“The more successful you become, the further you are taken from the work that made you a success in the first place, from what it was you most loved doing.” And so Eric Ripert, the chef of Le Bernadin, New York’s Mecca of seafood, takes a sabbatical from his kitchen and embarks on a journey to Puerto Rico, the Napa Valley, the Long Island shore, and the Vermont countryside, to become once more a “cook” for himself and his entourage of friends. The journey allows Ripert to celebrate local and seasonal produce and experiment with techniques, such as fireplace roasting, not available in a restaurant kitchen. Along the way Ripert combines 150 luscious recipes with mini-tutorials on technique. The book is accompanied by reproductions of exuberant paintings by Ripert’s friend, Columbian artist Valentino Cortazar.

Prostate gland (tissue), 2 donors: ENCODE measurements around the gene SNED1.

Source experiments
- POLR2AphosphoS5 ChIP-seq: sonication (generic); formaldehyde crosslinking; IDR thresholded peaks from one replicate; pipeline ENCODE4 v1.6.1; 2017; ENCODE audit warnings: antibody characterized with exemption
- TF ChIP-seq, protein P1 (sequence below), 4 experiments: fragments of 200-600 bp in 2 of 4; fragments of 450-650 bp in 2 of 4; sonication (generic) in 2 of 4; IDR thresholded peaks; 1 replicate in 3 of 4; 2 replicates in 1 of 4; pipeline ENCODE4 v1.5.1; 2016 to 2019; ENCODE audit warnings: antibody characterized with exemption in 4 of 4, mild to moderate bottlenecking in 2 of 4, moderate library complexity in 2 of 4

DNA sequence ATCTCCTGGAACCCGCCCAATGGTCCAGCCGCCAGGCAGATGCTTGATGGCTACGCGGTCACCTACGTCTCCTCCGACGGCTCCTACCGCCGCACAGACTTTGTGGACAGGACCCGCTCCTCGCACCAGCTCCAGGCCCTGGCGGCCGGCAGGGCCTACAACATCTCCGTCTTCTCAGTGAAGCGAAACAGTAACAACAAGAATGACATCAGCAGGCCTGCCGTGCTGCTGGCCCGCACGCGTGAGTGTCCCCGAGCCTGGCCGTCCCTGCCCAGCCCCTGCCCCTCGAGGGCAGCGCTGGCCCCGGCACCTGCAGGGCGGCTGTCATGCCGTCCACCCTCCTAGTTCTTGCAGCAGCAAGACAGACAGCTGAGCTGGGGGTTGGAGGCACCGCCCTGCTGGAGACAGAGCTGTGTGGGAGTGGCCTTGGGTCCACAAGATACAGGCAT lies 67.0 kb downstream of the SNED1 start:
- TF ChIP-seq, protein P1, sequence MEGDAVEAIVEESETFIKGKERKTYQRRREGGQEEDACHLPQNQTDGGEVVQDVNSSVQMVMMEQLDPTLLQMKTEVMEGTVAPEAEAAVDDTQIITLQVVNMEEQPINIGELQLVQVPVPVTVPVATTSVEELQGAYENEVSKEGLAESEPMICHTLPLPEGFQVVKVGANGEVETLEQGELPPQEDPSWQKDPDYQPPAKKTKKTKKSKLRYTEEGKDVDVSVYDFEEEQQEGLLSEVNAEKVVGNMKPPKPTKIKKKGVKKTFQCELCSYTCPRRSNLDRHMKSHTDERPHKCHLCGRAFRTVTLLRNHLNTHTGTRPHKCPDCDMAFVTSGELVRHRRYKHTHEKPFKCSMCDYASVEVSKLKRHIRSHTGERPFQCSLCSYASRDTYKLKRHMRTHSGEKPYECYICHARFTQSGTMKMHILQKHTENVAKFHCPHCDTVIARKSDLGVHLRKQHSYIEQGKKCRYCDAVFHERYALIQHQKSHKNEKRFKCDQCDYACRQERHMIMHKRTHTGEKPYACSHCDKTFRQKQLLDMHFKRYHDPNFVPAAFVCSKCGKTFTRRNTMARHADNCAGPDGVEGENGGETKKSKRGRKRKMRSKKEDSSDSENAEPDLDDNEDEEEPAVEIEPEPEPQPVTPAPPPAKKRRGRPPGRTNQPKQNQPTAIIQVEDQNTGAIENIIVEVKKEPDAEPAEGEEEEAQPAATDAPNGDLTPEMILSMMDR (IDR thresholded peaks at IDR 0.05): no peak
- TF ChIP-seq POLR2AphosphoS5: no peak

A Return to Cooking
by Eric Ripert and Michael Ruhlman
(Artisan, Nov 2002)
Hardcover, 330 pages
What inspired you to write this book?
Eric Ripert: I wanted to be free to cook without time limits - knowing that I could use all my instincts to be inspired by the landscape and the season.
How do you see your book being used?
Eric Ripert: First as an inspiration paged through at the coffee table or at bedtime. More importantly, in the kitchen because A Return to Cooking is both practical and technical.
What is your favorite food region? Why?
Eric Ripert: Provence - because I grew up there and it is very special, very Mediterranean, and still very unspoiled.
What do you enjoy most about cooking?
Eric Ripert: Cooking is relaxing and rewarding because I get to eat and perhaps share the fruits of my labor.
What did you learn in creating this book?
Eric Ripert: It confirmed to me that I am a very good cook—that I had not lost my creativity. Au contraire, I became more creative. I look forward to doing another book.
Any new projects?
Eric Ripert: Right now we are the consulting on the menu of Geisha. It is fun for me because the food is totally different from Le Bernardin and once more I can express myself in a new way.